Almost everyone is familiar with the African saying, "It takes a village to raise a child." However, there are very few "villages" that actually engage in this practice. The educational assets of the village include the knowledge of neighborhood residents, the clubs, groups, and associations that are citizen-based learning environments and the local institutions (businesses, not-for-profits, and government bodies). They all provide incredible learning opportunities. It is these neighborhood educational assets that are activated in a village that raises its children.
In most communities, however, these invaluable resources are unused and disconnected from the lives of young people. It appears that in one to two generations, villages have lost their power to raise children. Their functions have largely been transferred to schools. This transfer is reflected by the fact that in the last generation, schools have been asked to take responsibility for the health, safety, food, recreation, behavior, moral values, and entrepreneurial development of young people.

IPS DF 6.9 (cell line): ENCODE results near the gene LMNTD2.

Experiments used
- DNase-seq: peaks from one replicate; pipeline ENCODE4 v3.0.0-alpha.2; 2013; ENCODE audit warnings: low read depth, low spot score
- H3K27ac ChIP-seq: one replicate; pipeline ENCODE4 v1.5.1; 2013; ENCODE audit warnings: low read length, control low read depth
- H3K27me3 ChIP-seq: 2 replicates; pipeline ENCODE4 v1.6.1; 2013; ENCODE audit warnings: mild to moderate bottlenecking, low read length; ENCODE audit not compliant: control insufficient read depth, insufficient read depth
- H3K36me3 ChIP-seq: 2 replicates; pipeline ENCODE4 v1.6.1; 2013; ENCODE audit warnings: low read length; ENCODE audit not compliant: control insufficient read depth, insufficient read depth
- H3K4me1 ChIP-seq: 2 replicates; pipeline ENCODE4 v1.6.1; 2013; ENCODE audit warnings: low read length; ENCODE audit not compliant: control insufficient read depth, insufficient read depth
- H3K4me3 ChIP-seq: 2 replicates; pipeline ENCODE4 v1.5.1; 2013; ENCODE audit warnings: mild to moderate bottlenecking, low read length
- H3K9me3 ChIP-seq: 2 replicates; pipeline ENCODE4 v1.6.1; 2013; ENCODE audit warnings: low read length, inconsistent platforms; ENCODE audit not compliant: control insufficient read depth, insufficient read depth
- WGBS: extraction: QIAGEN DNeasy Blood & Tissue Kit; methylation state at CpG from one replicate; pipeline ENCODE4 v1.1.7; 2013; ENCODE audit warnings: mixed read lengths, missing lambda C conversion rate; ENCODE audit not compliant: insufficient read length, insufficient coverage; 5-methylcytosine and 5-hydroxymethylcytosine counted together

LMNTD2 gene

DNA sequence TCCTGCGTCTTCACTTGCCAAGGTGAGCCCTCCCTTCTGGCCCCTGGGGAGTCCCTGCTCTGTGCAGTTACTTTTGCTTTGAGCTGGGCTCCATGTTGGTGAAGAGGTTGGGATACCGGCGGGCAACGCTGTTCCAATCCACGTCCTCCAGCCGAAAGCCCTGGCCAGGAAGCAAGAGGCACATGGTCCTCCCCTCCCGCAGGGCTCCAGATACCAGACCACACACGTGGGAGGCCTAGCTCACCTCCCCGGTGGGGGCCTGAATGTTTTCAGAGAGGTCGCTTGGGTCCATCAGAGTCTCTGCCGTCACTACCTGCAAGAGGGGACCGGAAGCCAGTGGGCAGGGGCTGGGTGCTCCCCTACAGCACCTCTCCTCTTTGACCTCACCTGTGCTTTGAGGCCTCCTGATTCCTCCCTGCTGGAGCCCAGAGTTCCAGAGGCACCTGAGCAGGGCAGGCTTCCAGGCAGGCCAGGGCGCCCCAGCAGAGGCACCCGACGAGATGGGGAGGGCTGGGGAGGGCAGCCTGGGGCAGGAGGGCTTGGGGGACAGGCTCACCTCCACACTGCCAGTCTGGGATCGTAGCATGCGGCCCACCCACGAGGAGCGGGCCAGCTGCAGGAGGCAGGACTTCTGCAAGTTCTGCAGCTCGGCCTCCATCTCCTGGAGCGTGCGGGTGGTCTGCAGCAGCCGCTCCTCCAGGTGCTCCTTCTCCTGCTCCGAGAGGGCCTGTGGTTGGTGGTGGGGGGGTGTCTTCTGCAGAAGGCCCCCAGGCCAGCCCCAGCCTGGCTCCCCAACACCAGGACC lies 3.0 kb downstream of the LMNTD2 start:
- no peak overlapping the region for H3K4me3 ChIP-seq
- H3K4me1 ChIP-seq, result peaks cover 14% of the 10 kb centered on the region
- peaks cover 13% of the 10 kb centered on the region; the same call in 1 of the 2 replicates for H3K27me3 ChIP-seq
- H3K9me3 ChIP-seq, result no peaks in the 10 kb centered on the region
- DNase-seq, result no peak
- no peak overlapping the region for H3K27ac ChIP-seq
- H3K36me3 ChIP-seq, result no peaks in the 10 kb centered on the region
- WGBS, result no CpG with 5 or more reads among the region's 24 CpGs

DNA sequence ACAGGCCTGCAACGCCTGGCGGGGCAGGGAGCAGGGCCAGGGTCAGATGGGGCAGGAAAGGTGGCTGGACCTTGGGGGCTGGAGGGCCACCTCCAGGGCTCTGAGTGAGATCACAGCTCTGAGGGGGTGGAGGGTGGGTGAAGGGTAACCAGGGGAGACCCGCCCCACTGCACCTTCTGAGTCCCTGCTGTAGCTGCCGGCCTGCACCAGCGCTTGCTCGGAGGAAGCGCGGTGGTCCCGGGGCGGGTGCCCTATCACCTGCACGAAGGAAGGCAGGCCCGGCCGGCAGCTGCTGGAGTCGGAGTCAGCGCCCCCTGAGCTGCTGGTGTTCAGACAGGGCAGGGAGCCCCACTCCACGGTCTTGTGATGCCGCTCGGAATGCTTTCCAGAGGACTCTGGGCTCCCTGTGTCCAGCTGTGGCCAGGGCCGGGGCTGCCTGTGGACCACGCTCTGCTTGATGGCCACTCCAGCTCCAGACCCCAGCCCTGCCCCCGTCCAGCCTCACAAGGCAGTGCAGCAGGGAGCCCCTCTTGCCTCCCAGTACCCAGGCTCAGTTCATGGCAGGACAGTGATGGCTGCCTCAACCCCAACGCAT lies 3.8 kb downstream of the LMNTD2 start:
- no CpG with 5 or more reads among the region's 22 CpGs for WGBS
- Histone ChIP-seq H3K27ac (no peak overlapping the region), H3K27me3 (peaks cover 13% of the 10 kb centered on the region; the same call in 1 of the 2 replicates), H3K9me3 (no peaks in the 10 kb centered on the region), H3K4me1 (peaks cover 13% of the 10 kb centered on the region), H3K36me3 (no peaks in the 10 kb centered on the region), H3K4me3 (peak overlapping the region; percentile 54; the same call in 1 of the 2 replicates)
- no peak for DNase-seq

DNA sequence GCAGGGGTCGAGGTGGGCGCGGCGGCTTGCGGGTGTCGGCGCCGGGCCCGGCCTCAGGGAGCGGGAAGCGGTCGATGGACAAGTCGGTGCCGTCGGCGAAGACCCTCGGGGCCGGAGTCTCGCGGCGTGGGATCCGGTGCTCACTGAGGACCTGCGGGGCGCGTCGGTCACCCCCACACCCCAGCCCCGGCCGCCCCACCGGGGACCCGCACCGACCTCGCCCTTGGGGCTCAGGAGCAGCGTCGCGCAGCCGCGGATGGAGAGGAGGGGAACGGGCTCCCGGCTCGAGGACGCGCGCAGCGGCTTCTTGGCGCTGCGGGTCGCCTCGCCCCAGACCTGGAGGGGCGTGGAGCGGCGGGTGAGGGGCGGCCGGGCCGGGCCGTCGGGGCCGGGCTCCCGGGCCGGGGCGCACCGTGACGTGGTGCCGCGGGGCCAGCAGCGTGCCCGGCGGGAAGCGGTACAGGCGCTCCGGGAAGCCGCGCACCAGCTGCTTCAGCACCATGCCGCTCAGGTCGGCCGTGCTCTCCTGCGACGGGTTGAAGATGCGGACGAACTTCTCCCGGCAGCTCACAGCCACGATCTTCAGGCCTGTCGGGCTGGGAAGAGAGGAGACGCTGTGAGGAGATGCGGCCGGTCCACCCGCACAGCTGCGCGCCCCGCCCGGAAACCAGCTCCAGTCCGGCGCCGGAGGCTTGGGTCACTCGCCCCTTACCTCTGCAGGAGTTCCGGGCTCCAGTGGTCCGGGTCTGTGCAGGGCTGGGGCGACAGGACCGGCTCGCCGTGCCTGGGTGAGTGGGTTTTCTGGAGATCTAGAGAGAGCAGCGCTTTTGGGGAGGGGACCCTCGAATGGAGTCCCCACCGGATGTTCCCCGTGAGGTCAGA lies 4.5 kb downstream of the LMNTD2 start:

This Kettering Foundation working paper by John McKnight, codirector of the Asset-Based Community Development Institute, Northwestern University, presents some of ABCD's research in assisting people in local neighborhoods to identify the local teaching knowledge.